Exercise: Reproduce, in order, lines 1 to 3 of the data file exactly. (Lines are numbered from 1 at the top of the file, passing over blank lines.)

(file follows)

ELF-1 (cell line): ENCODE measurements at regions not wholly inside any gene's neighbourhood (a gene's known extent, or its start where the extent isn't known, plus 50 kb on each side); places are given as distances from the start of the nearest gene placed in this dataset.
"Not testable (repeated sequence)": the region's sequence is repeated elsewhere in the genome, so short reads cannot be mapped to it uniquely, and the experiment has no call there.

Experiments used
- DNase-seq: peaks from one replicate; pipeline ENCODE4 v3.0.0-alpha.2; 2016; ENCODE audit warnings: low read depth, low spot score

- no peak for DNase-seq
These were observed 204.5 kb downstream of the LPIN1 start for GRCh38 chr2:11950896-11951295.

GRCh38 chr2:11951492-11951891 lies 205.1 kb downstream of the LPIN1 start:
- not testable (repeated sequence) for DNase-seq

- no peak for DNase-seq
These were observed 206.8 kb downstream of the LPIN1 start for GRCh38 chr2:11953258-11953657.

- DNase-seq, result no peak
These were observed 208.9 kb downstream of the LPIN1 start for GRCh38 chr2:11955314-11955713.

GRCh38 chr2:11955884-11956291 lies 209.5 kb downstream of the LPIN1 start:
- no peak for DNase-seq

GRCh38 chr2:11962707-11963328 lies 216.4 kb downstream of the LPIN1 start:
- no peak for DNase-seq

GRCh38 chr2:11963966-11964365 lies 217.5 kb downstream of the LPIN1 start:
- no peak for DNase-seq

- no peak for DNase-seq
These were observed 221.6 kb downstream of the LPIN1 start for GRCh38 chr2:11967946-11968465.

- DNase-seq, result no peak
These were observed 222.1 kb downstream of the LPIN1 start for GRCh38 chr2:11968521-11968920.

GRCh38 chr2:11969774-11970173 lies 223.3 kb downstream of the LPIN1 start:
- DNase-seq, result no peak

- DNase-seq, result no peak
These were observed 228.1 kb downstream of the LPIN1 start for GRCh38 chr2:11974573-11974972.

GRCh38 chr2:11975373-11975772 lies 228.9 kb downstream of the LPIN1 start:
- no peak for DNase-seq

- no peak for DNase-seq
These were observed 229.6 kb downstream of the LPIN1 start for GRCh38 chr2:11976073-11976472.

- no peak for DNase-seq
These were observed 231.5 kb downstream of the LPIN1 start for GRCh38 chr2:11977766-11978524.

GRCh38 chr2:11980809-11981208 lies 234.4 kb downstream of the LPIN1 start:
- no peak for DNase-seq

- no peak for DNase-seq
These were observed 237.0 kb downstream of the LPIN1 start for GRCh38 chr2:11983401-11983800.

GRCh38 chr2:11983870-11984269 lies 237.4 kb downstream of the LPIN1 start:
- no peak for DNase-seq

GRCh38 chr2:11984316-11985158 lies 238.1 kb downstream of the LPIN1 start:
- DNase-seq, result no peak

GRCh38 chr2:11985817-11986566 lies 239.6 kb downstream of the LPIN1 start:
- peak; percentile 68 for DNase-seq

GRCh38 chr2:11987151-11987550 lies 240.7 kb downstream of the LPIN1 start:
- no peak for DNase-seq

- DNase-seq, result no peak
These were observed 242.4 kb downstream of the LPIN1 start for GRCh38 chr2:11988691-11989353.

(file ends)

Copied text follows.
ELF-1 (cell line): ENCODE measurements at regions not wholly inside any gene's neighbourhood (a gene's known extent, or its start where the extent isn't known, plus 50 kb on each side); places are given as distances from the start of the nearest gene placed in this dataset.
"Not testable (repeated sequence)": the region's sequence is repeated elsewhere in the genome, so short reads cannot be mapped to it uniquely, and the experiment has no call there.

Experiments used